Giving Compass' Take:
- This article was originally posted in Mashable on June 8, 2017.
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When you launch Woebot in Facebook Messenger, the chatbot's cerulean blue eyes peer out from the screen. He looks concerned, a little quizzical. He invites you to chat. Within a few messages he explains his purpose: "So here's how I work, I'm going to ask you about your mood and as I get to know you, I'll teach you some good stuff."
If that sounds like a weird conversation to have with a robot, he wants you to know the first step toward "being a life ninja" is paying attention to your moods. Honestly, he adds, humans aren't great at remembering things: "I have a perfect memory so each week I'll give you insight on how your mood changes."
Woebot, one of the first chatbots of its kind, is powered by artificial intelligence not to tackle your deepest problems, but to improve your mood, and even alleviate symptoms of depression.
Darcy acknowledges Woebot's limitations. He's only for those 18 and over. If your mood hasn't improved after six weeks of exchanges, he'll prompt you to talk about getting a "higher level of care." Upon seeing signs of suicidal thoughts or behavior, Woebot will provide information for crisis phone, text, and app resources.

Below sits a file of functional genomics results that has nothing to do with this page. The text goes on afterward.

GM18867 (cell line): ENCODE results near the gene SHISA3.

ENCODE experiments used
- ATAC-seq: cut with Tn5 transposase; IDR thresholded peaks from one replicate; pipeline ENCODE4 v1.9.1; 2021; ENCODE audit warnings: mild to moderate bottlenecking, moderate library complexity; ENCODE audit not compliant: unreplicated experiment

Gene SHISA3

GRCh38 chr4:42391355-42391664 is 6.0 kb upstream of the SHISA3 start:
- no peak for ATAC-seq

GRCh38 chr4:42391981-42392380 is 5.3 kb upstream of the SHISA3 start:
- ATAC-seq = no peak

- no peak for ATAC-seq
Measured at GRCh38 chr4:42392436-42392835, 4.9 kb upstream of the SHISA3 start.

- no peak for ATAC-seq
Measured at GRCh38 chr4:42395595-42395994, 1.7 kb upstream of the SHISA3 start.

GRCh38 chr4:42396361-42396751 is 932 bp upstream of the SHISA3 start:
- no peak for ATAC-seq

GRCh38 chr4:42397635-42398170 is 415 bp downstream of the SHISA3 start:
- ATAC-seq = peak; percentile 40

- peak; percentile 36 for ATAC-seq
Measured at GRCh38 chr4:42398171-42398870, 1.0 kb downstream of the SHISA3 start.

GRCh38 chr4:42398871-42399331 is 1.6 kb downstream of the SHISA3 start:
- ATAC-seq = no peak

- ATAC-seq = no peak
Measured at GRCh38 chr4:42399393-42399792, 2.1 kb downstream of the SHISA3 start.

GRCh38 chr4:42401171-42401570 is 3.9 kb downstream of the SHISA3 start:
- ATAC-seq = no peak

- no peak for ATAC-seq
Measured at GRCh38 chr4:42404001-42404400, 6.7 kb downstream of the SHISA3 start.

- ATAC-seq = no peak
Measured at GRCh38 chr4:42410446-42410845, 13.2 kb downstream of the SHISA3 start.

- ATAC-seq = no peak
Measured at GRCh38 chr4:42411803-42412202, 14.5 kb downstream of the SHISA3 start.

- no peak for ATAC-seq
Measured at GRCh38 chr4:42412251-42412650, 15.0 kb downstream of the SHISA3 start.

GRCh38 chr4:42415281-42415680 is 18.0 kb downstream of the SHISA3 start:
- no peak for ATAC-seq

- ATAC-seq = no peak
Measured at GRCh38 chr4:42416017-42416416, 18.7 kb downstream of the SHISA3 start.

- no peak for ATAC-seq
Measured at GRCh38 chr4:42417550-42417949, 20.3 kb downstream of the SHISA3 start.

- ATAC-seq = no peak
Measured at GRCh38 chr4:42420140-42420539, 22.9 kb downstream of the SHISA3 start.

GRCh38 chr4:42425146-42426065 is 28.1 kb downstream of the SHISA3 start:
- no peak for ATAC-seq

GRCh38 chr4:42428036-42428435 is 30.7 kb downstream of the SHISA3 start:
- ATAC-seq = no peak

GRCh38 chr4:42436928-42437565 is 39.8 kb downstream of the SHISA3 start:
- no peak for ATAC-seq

The best way to describe Woebot, Darcy says, is probably as "gateway therapy."
"I have to believe that applications like this can address a lot of people’s needs."
This caution is for the best. Adam Haim, chief of the treatment and preventive intervention research branch at the National Institute of Mental Health, says that while the results from the Woebot study are interesting, the field needs much more research to better understand whether chatbots are effective at improving someone's mental health.
Darcy hopes that Woebot helps unleash more collaboration between tech and mental health experts to develop better interventions for people who struggle with experiences like depression and anxiety.